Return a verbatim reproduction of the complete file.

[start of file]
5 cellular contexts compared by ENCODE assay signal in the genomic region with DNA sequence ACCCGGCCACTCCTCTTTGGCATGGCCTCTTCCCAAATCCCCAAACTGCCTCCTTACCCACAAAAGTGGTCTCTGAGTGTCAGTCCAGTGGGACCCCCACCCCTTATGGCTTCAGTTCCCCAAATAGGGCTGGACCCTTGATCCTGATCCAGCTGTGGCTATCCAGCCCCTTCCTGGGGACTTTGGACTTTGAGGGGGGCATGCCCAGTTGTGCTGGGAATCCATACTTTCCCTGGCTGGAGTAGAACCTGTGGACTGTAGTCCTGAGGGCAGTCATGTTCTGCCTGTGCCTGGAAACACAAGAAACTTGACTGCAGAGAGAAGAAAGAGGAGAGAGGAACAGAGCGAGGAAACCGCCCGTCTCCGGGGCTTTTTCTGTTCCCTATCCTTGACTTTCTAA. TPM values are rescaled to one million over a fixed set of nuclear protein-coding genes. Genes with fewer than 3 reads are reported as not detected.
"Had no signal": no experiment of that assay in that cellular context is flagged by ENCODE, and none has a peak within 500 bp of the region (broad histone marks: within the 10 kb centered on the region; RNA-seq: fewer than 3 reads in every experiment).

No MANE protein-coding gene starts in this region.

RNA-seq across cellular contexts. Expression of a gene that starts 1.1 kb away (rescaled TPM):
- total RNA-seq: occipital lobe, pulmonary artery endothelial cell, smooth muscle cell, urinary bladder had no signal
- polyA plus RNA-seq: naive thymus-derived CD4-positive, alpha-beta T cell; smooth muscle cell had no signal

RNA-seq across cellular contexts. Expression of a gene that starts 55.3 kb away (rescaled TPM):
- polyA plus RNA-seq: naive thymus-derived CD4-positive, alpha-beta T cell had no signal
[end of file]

5 cellular contexts compared by ENCODE assay signal in the genomic region with DNA sequence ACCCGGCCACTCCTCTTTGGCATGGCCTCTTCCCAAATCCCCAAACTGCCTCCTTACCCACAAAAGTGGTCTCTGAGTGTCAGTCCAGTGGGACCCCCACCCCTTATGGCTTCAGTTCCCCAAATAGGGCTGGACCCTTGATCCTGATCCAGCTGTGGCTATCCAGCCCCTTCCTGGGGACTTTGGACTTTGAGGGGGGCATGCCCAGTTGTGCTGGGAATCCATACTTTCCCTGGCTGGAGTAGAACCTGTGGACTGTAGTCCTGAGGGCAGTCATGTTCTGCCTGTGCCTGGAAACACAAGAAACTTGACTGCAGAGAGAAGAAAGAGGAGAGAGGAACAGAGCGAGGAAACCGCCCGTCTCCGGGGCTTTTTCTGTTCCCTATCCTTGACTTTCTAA. TPM values are rescaled to one million over a fixed set of nuclear protein-coding genes. Genes with fewer than 3 reads are reported as not detected.
"Had no signal": no experiment of that assay in that cellular context is flagged by ENCODE, and none has a peak within 500 bp of the region (broad histone marks: within the 10 kb centered on the region; RNA-seq: fewer than 3 reads in every experiment).

No MANE protein-coding gene starts in this region.

RNA-seq across cellular contexts. Expression of a gene that starts 1.1 kb away (rescaled TPM):
- total RNA-seq: occipital lobe, pulmonary artery endothelial cell, smooth muscle cell, urinary bladder had no signal
- polyA plus RNA-seq: naive thymus-derived CD4-positive, alpha-beta T cell; smooth muscle cell had no signal

RNA-seq across cellular contexts. Expression of a gene that starts 55.3 kb away (rescaled TPM):
- polyA plus RNA-seq: naive thymus-derived CD4-positive, alpha-beta T cell had no signal